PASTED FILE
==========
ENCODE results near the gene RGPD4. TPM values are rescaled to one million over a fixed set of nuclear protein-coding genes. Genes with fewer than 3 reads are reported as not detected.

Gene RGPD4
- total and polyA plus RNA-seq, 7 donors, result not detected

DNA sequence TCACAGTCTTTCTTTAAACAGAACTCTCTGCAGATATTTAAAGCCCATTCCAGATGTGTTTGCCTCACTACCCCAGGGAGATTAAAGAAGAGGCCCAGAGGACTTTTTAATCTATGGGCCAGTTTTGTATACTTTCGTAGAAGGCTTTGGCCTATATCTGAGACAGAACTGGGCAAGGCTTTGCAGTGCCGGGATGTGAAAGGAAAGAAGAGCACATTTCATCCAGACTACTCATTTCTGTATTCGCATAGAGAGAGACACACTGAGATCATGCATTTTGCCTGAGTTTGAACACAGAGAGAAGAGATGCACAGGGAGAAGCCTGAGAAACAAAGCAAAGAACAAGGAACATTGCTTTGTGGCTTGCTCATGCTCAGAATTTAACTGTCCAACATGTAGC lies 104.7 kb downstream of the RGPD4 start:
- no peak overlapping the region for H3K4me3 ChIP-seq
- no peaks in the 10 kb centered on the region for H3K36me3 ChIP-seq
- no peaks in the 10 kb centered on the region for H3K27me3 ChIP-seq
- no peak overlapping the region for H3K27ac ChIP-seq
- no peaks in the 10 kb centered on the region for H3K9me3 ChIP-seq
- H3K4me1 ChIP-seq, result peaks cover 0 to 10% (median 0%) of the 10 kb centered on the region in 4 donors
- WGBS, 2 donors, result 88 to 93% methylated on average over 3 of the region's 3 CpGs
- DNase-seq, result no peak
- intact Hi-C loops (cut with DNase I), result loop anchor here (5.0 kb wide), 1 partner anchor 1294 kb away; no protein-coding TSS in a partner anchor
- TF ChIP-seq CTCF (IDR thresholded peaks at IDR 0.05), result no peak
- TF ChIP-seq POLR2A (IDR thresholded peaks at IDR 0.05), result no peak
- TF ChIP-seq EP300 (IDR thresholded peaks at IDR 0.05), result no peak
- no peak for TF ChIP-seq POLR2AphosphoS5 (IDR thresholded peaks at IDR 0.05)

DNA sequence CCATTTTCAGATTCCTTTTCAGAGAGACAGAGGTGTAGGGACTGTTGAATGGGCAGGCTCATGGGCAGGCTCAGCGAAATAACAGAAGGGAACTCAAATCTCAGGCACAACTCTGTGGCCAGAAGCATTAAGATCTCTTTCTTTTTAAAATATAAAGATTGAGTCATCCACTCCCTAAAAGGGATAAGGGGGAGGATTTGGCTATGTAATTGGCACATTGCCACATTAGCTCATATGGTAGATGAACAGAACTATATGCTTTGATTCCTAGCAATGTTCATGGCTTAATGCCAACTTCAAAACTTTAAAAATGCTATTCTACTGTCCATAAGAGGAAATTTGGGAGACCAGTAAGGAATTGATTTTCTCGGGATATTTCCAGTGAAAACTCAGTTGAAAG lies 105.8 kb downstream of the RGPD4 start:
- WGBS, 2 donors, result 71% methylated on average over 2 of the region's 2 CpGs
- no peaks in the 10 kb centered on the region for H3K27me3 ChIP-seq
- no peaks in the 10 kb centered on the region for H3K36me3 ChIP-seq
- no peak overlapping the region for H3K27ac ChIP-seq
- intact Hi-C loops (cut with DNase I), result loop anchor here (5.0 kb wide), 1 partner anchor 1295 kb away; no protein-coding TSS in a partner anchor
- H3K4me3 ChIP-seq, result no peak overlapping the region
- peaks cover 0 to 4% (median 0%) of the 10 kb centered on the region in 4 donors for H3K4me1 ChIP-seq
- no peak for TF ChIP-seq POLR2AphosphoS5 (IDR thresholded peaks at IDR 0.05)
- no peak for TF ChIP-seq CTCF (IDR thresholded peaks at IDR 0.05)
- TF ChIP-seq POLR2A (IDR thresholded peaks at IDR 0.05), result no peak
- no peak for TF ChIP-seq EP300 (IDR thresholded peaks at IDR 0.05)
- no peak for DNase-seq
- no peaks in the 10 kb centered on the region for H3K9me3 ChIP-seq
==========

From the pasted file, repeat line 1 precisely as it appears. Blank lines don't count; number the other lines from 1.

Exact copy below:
ENCODE results near the gene RGPD4. TPM values are rescaled to one million over a fixed set of nuclear protein-coding genes. Genes with fewer than 3 reads are reported as not detected.